Gourding the 60 Blog

Image result for pumpkin flavored image

Vegetables are a must on a diet.  I suggest carrot cake, zucchini bread, and pumpkin pie.

What’s your opinion of pumpkin?  Pumpkin spice?  Do you spend the first two months of fall dreaming about lattes and pumpkin-spice-filled Oreos?

I don’t like pumpkin pie, and I tell myself it’s because of the consistency.  But, now that I think about it, that’s baloney.  Doesn’t it have the same texture as, say, chocolate cream pie?  And that’s delicious, right?  I’ve never eaten a slice of pumpkin pie, even though I can get a jumbo pie at Costco for like two dollars.  (By the way, did you know that Costco sold almost 1.75 million pies in the three days leading up to Thanksgiving last year?)

Give me some pumpkin cake, pumpkin soup, or other pumpkin-flavored goodies.  Me and Starbucks are good friends, but I’ll admit it…I’ve never tried a pumpkin spice latte.   Maybe this year.

Do you know the history of the pumpkin?  Cindy Ott, the author of Pumpkin:  The Curious History of an American Icon, tells us that pumpkin was “a food of last resort” among colonial settlers.  Because the crop was a new-world native, it was seen as primitive.  Things began to change when Americans flocked to cities from the farm land in the mid-19th century.  And the new settlers were nostalgic for pumpkins.  Pumpkins soon became known as a treat, especially after the 1844 poem “Over the River and Through the Wood,” which ends with a cheer for pumpkin pie.

Nostalgia saved the pumpkin’s reputation, and the reverse came true years later.  In the 20th century, small producers felt threatened by industrial farms and found they could set up roadside pumpkin stands and have pumpkin festivals, which drew customers to the country…which in turn made the pumpkin even more of a sign of the season.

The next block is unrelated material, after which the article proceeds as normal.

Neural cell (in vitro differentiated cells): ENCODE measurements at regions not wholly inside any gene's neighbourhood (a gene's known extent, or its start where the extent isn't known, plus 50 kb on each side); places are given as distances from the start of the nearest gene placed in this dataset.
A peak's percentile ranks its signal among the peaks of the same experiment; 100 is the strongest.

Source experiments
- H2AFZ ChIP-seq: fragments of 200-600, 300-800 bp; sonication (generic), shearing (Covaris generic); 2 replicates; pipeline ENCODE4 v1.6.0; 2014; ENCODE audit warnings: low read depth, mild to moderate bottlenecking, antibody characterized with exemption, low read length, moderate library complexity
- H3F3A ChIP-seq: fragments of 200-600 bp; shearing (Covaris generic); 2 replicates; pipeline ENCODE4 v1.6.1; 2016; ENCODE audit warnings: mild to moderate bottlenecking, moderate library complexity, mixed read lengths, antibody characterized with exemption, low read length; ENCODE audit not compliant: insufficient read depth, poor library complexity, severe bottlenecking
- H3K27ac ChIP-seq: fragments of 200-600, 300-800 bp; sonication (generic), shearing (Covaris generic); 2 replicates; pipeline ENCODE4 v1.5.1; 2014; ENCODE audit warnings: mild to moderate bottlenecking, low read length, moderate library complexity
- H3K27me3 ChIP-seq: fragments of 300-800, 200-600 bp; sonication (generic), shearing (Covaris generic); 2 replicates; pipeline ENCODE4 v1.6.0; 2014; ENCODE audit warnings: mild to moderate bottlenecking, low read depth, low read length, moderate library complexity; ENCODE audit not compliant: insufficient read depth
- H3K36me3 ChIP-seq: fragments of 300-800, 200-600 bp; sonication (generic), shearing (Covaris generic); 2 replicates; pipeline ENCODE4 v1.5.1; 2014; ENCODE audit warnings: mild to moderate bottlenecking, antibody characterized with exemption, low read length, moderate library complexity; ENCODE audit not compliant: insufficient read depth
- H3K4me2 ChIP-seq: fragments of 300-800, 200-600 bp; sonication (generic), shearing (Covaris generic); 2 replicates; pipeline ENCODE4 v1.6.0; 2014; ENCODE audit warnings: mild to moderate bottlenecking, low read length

The largest pumpkin pie ever, weighing a whopping 3,699 pounds and measuring 20 feet wide, was baked in 2010 by Ohio’s New Bremen Giant Pumpkin Growers.  The filling alone contained 187 cans of pumpkin, 2,796 eggs, 109 gallons of evaporated milk, 525 pounds of sugar, 14 1/2 pounds of cinnamon, 7 pounds of salt, and 3 pounds of pumpkin pie spice.  After letting it cool for two hours, bakers divided the confection into 5000 slices and fed the hungry crowd.

Last year, sales of pumpkin-flavored products generated a record-setting $400 million in sales.  Here is a short sampling of what’s out there:

  • Ghirardelli pumpkin-spice caramel chocolate squares
  • Einstein’s pumpkin bagel and shmear
  • Birch Benders pumpkin spice pancake mix
  • Bailey’s pumpkin spice Irish cream
  • Pumpkin Spice Special K cereal
  • Jet Puffed pumpkin spice-mallows
  • Ben & Jerry’s pumpkin cheesecake ice cream
  • Dunkin Donuts’ pumpkin spice macchiato
  • Jamba Juice’s pumpkin smash protein
  • Pepperidge Farm’s pumpkin spice Milanos and pumpkin swirl bread
  • Sprouts pumpkin spice salsa


And finally, the most intriguing product:  Simply Beyond’s pumpkin spice organic spray-on spice (“This edible spray gives you the chance to pumpkinize literally everything in sight”).  What will you buy this year?



4 thoughts on “Gourding the 60 Blog

  1. You forgot the weirdest thing of all! Pumpkin spice pie! LOL I cannot remember who makes it. That just sounds gross. I rarely eat pumpkin pie. I do like pumpkin spice muffins though. Last week on Good Morning America they had a pumpkin spice expert on and guess what??? Key words being “pumpkin pie spice.” Not a lick of pumpkin in most of these things. The spices to spice up the pie are cinnamon, nutmeg and cloves. So that is what you’re getting in most of the pumpkin pie spice or pumpkin spice goodies. Who knew?

    Liked by 1 person

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